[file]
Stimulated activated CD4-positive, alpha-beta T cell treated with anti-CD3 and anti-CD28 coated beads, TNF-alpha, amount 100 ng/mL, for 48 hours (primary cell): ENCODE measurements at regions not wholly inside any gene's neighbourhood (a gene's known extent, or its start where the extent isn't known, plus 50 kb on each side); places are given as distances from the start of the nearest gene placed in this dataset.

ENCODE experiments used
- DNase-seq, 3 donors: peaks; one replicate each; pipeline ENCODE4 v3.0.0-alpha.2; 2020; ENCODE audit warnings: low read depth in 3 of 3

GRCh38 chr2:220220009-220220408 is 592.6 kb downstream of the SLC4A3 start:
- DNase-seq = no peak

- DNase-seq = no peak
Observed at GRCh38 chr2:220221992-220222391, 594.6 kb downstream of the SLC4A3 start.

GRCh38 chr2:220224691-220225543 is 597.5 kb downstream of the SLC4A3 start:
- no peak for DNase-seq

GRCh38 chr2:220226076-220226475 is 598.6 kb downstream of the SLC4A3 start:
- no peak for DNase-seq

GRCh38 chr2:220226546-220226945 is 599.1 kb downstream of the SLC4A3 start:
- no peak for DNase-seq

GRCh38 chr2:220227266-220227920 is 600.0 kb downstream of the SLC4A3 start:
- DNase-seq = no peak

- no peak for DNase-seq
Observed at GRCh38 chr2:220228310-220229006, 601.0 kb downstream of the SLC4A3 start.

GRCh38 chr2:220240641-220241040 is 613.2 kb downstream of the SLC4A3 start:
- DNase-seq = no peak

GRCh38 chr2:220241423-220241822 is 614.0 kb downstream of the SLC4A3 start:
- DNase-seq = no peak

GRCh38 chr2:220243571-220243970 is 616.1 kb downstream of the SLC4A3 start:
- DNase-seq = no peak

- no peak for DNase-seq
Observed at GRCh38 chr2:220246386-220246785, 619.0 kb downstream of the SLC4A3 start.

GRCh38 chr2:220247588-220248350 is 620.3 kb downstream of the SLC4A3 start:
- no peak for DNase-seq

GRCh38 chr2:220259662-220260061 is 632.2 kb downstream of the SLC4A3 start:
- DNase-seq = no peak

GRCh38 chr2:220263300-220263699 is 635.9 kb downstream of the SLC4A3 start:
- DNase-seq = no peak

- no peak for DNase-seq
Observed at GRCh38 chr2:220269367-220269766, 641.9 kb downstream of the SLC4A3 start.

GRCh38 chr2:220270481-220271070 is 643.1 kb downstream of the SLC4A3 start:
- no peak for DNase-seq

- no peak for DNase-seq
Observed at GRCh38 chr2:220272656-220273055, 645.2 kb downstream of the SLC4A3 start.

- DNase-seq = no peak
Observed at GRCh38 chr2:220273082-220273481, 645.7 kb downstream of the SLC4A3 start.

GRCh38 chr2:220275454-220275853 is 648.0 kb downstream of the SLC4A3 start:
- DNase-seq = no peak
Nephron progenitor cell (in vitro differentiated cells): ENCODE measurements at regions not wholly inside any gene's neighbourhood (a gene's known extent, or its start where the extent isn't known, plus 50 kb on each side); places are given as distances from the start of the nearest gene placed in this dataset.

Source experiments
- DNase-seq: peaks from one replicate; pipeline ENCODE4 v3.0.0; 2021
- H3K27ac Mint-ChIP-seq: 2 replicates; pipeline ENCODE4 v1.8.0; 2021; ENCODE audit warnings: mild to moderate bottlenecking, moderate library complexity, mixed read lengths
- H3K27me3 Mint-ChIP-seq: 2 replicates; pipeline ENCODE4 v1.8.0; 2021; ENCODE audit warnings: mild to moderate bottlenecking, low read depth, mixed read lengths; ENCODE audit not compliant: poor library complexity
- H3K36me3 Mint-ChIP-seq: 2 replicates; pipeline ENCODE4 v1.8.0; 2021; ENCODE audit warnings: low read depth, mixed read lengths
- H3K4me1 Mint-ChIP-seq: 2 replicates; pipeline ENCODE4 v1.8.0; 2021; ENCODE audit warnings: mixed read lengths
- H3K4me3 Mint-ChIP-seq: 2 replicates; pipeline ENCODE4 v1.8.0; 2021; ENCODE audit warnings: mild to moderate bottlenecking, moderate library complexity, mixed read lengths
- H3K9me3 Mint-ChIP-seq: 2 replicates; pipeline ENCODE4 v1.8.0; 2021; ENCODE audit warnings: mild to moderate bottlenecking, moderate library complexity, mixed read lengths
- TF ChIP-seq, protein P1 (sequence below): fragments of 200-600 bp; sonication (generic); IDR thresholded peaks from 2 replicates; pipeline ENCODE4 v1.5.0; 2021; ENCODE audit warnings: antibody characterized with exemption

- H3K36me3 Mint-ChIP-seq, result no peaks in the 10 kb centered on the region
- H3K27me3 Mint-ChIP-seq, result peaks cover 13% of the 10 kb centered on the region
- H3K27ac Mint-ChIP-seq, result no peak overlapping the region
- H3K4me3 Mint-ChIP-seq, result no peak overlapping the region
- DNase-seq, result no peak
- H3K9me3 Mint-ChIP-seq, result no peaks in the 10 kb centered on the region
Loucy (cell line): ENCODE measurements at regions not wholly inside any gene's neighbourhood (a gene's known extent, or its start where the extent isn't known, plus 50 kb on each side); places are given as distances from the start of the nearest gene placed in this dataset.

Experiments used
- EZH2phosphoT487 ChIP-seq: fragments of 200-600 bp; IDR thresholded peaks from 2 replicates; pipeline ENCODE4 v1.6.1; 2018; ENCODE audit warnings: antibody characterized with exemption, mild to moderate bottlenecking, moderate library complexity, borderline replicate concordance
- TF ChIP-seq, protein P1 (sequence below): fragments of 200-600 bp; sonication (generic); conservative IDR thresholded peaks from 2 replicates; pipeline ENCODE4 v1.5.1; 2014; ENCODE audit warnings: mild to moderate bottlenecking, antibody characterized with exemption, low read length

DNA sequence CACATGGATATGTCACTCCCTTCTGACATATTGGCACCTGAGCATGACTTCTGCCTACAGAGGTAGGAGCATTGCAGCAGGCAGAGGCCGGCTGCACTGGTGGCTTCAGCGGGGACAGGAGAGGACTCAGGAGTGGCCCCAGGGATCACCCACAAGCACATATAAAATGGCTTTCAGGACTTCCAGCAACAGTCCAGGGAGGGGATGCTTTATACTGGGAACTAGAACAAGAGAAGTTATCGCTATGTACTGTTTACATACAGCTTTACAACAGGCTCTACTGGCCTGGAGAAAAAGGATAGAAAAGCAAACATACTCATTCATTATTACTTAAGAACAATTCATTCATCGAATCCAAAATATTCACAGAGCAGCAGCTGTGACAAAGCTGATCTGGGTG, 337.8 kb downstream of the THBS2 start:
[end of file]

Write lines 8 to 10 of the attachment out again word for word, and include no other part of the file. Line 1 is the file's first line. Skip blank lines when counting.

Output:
GRCh38 chr2:220224691-220225543 is 597.5 kb downstream of the SLC4A3 start:
- no peak for DNase-seq

GRCh38 chr2:220226076-220226475 is 598.6 kb downstream of the SLC4A3 start: